Three days ago I was lying on the couch, drifting in and out of sleep as I listened to C talking to some friends on the phone.
He was telling them that I was finally pregnant! With twins! Joyous shrieking emerged from the phone and C and I smiled at each other and tangled our toes together happily. At the end of the call he looked at me and said: I don’t think we should tell anyone else now. Not until after we really are 12 weeks.
It’s ok, I said. That’s only 6 days away.
Then we decided to watch an episode of The Sopranos and I got up to do a quick wee.
You know how this is going to go, don’t you?
For a couple of seconds, as I stared at the blood on the toilet paper, I simply felt confused.
Like Time had suddenly reversed itself and I was right back in that same place, in that same moment every month when I would hope against hope that this time, this month was our time, our month and each time I was disappointed. It was as if I had been tricked. I was wrong. I had never been pregnant at all.
I looked down at the toilet bowl filled with bloody water and I moaned, just slightly, the tiniest of sounds, and C who was in the loungeroom setting up the dvd heard that awful note in my voice and came running.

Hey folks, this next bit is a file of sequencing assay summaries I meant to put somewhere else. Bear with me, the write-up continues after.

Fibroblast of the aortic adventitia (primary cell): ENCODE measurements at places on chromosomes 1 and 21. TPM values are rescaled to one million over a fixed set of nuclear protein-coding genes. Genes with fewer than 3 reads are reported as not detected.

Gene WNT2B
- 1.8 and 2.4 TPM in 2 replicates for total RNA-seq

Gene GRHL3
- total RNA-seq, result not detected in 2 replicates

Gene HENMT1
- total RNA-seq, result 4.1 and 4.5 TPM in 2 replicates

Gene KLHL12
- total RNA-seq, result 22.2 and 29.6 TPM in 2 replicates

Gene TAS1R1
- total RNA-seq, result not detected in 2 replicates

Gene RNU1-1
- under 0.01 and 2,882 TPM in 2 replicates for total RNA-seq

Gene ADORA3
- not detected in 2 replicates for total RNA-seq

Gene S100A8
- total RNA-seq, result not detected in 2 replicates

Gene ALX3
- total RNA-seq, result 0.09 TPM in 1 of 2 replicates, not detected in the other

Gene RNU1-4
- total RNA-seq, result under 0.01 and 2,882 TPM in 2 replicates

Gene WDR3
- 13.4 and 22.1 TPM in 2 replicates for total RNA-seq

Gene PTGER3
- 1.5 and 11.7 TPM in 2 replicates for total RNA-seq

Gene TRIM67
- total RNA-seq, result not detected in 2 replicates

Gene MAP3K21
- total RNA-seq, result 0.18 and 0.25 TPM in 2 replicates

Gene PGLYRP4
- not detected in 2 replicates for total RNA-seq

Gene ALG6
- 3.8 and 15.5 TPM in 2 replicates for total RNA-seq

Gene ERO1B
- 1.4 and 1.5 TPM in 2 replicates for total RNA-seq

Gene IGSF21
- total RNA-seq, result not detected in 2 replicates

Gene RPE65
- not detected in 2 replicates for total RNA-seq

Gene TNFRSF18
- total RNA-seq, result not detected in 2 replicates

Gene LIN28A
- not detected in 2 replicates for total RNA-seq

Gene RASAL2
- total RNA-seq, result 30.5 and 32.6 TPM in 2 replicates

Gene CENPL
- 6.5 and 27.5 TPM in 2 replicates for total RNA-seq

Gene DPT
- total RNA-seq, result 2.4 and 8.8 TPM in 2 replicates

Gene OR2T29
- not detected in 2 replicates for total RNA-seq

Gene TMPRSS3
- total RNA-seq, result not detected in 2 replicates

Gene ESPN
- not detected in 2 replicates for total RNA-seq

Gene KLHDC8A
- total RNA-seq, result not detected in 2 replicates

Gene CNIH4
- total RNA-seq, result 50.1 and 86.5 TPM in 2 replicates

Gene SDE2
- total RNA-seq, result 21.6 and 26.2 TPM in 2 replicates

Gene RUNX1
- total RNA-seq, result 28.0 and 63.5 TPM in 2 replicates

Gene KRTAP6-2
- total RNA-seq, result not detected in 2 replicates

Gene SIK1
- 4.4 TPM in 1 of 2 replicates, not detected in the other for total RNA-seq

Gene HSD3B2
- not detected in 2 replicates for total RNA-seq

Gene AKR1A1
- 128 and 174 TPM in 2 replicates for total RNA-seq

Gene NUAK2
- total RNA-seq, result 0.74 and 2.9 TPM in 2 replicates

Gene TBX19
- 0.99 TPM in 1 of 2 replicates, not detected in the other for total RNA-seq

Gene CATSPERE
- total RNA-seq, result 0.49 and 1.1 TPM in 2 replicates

And when I saw his face my eyes started to scrunch up and I folded into myself and I started to cry.
It was a public holiday and everyone was closed and I had no idea who I could call and what I should do until in the end I rang the House Of Groovy IVF Love. And bless them, the Fertility Sisters were calm and soothing and understanding. They gave me advice and they wished me and C luck and said they were crossing their fingers for us.
C and I got ready to go into Emergency which means I packed a book to read during the inevitable long wait and he ducked down to the shops to buy me some pads.
I was expecting some Super strength, surfboard sized monstrosities but instead C handed over a pack of ultraslim regulars. I started to say that maybe the thicker sort would be better but he stopped me.
No, he said, quietly. I decided not to get those. Because you’re not going to need them. You’re not.
At that point there were more tears at his ever faithful optimism and that’s also how I know that babies have no kneecaps because the sticky strip on the back of the pads is decorated with whacky true facts.